An Obama-Clinton ticket would be historic in overturning barriers of race and gender. But confronting the electorate with both a black and a woman candidate at the same time might well try its patience beyond the limits of well-meaning tolerance. It is simply realistic, even if not ennobling, to remember that white males constitute forty percent of the electorate, and that they too may want to identify with some candidate. Of course there is such a candidate in the race — Republican John McCain. Democrats need to counter his appeal.

The true contribution of a running mate is what the selection signals about the presidential candidate. In these terms, the most successful recent vice-presidential choice — in electoral terms — was George W. Bush’s selection of Dick Cheney. Bush faced doubts about his foreign policy competence. Cheney, with vast experience and service in two stints as Secretary of Defense, seemingly certified Bush’s competence.

Webb fits Obama’s true needs. The Illinois Senator’s greatest deficiency is his lack of experience in foreign policy and military security. Clinton has made that her chief point of attack — as in the now-classic “3 A.M. telephone” ad — and this area is obviously McCain’s greatest strength. There is no way for Obama to match McCain, even if he could manufacture some “sniper fire,” but the right running mate could give him a measure of credibility, in much the same way as Cheney helped Bush.

Webb is a Naval Academy grad and Vietnam veteran (exactly matching McCain), and a former Secretary of the Navy bringing directly relevant executive experience. He won four military medals in Vietnam, and was wounded twice, a record that, along with awards from the American Legion and VFW, would repel attacks by SwiftBoaters. His term at the Pentagon came under Ronald Reagan, when Webb was a Republican, an advantage in Obama’s effort to achieve a new electoral coalition. With this military background, he reinforces the Democrats’ case against the Iraqi intervention, a position he has articulated from the beginning of the war and with particular force, including a direct confrontation with President Bush at a White House reception. As a novelist, non-fiction author and Emmy-winning television reporter, he also shows intellectual distinction.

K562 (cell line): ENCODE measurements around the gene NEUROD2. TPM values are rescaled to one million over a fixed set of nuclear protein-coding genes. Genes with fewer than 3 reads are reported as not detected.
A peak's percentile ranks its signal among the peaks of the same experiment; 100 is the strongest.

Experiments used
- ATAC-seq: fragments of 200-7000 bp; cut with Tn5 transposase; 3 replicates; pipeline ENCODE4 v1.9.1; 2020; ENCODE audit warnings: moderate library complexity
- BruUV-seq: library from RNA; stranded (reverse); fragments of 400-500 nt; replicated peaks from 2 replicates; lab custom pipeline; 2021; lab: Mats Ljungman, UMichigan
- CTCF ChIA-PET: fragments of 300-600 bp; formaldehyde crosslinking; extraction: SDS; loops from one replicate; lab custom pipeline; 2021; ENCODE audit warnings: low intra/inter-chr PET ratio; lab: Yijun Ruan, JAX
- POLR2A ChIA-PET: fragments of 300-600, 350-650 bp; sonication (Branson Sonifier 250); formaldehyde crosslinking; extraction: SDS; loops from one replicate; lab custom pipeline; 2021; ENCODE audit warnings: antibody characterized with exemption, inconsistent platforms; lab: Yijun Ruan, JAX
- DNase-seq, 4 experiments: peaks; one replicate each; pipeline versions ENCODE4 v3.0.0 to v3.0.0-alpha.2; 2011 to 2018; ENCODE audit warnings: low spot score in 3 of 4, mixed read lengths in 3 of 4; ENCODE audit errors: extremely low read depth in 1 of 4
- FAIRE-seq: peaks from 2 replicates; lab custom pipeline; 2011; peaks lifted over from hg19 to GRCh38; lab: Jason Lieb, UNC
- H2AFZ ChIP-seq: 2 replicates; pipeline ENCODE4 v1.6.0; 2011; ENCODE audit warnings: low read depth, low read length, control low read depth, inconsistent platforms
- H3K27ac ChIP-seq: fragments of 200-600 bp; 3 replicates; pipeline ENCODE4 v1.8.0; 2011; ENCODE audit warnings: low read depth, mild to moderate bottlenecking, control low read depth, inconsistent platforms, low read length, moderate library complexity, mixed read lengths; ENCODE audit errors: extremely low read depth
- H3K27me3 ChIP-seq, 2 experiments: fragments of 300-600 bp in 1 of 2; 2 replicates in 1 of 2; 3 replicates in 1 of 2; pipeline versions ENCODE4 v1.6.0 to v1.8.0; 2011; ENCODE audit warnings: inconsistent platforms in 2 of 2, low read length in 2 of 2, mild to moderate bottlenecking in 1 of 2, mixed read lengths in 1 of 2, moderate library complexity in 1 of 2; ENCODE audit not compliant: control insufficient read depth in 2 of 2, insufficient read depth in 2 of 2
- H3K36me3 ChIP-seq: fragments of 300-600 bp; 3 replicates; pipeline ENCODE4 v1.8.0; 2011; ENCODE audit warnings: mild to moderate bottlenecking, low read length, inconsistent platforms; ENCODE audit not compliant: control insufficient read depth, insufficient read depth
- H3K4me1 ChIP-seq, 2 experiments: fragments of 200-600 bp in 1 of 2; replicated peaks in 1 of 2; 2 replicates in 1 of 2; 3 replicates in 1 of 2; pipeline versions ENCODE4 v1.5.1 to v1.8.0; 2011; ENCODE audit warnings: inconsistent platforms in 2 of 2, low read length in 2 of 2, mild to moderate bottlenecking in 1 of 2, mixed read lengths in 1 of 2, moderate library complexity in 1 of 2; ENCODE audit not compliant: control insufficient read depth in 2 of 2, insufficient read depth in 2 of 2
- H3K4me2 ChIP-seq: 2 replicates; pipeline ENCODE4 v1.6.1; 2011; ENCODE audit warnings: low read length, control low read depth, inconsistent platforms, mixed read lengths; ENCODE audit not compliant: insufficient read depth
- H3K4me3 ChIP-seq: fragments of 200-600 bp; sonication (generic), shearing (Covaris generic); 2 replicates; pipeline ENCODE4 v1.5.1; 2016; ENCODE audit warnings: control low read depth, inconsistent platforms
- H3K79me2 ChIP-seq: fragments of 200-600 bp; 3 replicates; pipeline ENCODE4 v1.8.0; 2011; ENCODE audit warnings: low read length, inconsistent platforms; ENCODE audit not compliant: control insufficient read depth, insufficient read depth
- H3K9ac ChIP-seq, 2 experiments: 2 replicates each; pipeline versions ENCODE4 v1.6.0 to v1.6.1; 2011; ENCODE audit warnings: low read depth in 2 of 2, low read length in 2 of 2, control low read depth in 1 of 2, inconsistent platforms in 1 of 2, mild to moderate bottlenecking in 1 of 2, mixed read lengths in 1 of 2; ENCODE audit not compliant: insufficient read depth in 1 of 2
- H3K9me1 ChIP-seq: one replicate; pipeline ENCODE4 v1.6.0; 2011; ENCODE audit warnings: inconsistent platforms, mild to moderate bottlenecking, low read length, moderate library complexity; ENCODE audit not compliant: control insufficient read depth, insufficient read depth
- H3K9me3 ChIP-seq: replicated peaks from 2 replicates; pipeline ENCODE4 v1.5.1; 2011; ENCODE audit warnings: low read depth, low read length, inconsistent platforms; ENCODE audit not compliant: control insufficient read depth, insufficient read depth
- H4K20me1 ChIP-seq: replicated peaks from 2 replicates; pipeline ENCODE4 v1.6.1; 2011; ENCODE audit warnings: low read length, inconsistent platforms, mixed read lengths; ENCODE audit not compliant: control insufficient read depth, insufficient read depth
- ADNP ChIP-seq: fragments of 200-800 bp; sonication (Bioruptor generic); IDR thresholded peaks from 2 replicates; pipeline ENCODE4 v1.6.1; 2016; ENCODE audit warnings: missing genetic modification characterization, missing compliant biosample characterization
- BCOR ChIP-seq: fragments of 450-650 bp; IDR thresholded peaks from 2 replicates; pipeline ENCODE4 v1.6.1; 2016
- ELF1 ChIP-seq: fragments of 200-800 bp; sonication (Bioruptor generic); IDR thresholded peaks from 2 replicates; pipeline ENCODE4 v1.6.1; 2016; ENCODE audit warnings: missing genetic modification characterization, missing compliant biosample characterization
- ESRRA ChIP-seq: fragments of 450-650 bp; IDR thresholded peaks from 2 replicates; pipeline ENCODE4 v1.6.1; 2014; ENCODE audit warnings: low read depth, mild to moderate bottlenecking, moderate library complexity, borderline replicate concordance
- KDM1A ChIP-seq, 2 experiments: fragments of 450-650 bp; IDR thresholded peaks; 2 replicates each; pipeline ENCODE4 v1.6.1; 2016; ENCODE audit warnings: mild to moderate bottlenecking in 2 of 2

Webb also would bring specific political advantages to the Democratic ticket. His rural roots, vigorous language and championing of working class values would compensate for Obama’s evident weaknesses among these voters. Webb provides a populist platform on corporate regulation, trade, taxation and health care that would further extend the party’s appeal to its lower-income base. Born in Missouri, educated in Nebraska, California and the Naval Academy in Maryland, he encapsulates a national electoral appeal. Finally, to the limited extent that state residence matters, he would help to switch Virginia into the Democratic column for the first election since 1964.

Webb may have some deficiencies as a candidate, related to sexist writings done thirty years ago and his occasional indelicate language. He, and Obama, would need to make special efforts to clear those hurdles to bring women voters back into the Democratic fold. They can succeed by emphasizing the evident differences between them and McCain on both economic and social policies, as well as the Iraq war.

On his own, we can expect Webb to outshine any of the pallid Republicans being considered for the McCain ticket, to close the party’s “security gap,” and to provide the necessary appeal to white male voters. For Senator Obama, Webb’s selection would show both audacity and hope.

Gerald Pomper is the Board of Governors Professor of Political Science (Emeritus) at Rutgers University. He has written extensively on U.S. politics, including seven quadrennial books on presidential elections since 1976.